Parliamentarian Elizabeth MacDonough said in her June opinion that a budget resolution revised under Section 304 would not be eligible for an auto-discharge. This means that the revised resolution will have to be considered by the Budget Committee before it can make it to the Senate floor.

If they want to, Republicans can gum up the works by refusing to attend the markup and denying the committee a quorum. But assuming they do attend, the committee will likely deadlock, as every committee has an equal party split. Under current Senate rules, the bill would still be discharged to the floor if there is a tie vote in the committee, but the discharge procedure is complicated (shocker) and eats up valuable time.

And that's apparently not all of it.

There could yet be some further drama with Washington’s favorite fixture, the Senate parliamentarian. Given the rarity of using Section 304 to revise a budget resolution, MacDonough may have to rule on how the process should work. [...]

Or—even worse for Democrats—she could issue an opinion saying that Democrats’ big priorities can’t be addressed until fiscal year 2023. This could mean waiting until next April to take up the bill again, and by that point, the campaigns for the midterm elections will be in full swing. It’s a lot harder to get stuff done in an election year, especially massive stuff that could reshape the country.

[...] this could be a ploy by Senate Minority Leader Mitch McConnell to block the larger reconciliation bill. His office could argue to the parliamentarian that revising the resolution should wipe out their existing bill or that it should be pushed back.

MacDonough ruled earlier this year that a federal minimum wage increase could not be included in the American Rescue Plan, the coronavirus relief measure passed by Democrats using reconciliation in March. More recently, she issued an opinion that, under Senate rules, immigration reform could not be included in the reconciliation bill Democrats are currently crafting.

Theoretically, the parliamentarian could be ignored—she advises the presiding officer of the Senate, the vice president. But Vice President Kamala Harris is unlikely to take that option, which has only been done once before, by Vice President Nelson Rockefeller in 1975. MacDonough could be overruled by a simple majority vote, but that would require support from all Democrats, which is, again, unlikely.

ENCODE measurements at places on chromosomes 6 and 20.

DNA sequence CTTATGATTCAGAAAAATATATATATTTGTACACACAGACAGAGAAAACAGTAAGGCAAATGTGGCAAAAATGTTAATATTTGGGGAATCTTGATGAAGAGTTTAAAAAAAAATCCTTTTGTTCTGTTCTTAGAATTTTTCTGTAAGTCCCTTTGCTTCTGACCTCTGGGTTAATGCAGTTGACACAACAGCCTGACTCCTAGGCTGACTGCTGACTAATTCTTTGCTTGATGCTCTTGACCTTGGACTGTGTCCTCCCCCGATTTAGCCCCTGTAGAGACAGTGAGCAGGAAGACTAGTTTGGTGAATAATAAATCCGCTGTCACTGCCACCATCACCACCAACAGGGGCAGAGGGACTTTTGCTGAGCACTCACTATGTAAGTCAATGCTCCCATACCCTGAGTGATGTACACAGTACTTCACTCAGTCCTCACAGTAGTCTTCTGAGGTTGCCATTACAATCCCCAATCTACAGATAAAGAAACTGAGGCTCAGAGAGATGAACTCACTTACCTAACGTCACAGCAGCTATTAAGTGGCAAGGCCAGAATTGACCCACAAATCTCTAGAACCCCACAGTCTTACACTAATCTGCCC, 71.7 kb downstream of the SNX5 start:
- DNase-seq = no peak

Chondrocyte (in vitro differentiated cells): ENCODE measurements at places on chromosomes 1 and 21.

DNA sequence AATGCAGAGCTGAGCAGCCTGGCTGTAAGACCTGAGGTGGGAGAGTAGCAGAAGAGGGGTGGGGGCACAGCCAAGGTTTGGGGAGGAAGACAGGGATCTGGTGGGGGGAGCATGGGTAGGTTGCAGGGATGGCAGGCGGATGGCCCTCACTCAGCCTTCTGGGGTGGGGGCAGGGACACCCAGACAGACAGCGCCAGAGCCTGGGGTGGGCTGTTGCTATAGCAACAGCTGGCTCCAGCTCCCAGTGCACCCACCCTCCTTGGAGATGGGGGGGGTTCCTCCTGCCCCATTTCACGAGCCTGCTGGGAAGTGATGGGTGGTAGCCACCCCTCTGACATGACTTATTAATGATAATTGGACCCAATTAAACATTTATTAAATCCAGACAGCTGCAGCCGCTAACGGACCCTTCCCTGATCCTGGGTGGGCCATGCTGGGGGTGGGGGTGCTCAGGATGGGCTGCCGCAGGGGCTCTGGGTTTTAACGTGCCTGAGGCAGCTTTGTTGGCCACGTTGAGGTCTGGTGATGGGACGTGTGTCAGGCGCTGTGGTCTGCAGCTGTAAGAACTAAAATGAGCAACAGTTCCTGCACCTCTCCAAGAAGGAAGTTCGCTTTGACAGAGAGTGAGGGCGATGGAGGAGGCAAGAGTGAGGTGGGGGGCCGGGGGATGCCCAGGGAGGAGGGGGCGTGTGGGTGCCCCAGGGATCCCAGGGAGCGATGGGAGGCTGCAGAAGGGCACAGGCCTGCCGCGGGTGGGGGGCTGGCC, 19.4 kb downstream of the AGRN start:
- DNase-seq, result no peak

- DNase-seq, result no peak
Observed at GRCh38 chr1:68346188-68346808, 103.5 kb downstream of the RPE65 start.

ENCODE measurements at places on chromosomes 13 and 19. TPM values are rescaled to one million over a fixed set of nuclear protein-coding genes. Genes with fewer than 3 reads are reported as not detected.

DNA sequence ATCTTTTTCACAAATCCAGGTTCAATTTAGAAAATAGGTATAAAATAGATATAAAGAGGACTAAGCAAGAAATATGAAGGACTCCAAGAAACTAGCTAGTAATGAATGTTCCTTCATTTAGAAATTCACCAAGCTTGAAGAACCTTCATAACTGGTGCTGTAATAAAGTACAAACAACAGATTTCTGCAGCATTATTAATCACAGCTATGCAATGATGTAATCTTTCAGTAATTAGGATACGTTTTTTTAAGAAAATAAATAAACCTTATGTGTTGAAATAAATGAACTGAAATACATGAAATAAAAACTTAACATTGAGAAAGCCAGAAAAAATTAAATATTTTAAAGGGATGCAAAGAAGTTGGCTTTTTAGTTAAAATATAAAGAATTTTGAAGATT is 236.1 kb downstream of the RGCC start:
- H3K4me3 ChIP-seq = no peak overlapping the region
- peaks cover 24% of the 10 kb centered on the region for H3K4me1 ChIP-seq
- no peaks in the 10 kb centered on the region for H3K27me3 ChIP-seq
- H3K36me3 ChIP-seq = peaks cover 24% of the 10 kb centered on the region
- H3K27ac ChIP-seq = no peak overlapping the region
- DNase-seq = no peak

Basically, it might come down to exercising a "nuclear option" either in voting to overrule the Parliamentarian or (perhaps even more controversially) choosing to ignore her. According to Wikipedia, the 1975 incident essentially broiled down to changing the rules immediately thereafter:

That ruling was extremely controversial, to such an extent that the leaders of both parties immediately met and agreed that they did not want this precedent to stand, so the next week the Senate altered the rule under consideration via standard procedure.


If you actually intended to ask the slightly different question why the Democrats haven't included the ceiling raise in the August reconciliation that's almost certainly for "optics" reasons as they were hoping to get the Republicans on board on the ceiling issue but probably have no hope of them voting for the $3.5T spending etc.

Pelosi said yesterday that raising the celling has "always been bipartisan". (It could be an interesting fact check if that is so, but for the purpose of answering your question what Democrats say about this, it's enough that she said that.) In the same video segment McConnel says that Republicans were "left to do it alone in the early 2000s".

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  • @Burt_Harris What are you having trouble misunderstanding? The article is pretty clear that raising the debt limit through reconciliation would take a long time, involve multiple untested parliamentary maneuvers, and presents multiple opportunities for Republicans to slow or disrupt the process, ensuring a US default. That seems pretty dangerous to me
    – divibisan
    Sep 29 at 23:05
  • @Burt_Harris: I added some details on section 304 stuff.
    – Fizz
    Sep 29 at 23:28
  • @Burt_Harris: I see where Roll Call says it's 4 pages--an older article, which has a wealth of info on 304--but there's no link. I have no idea how it's circulated. I see you asked a separate Q about it/them.
    – Fizz
    Sep 30 at 0:10
  • @Burt_Harris: yes, it's allowed, the problem is Democrats have not included it, so now they need the revision business.
    – Fizz
    Sep 30 at 0:23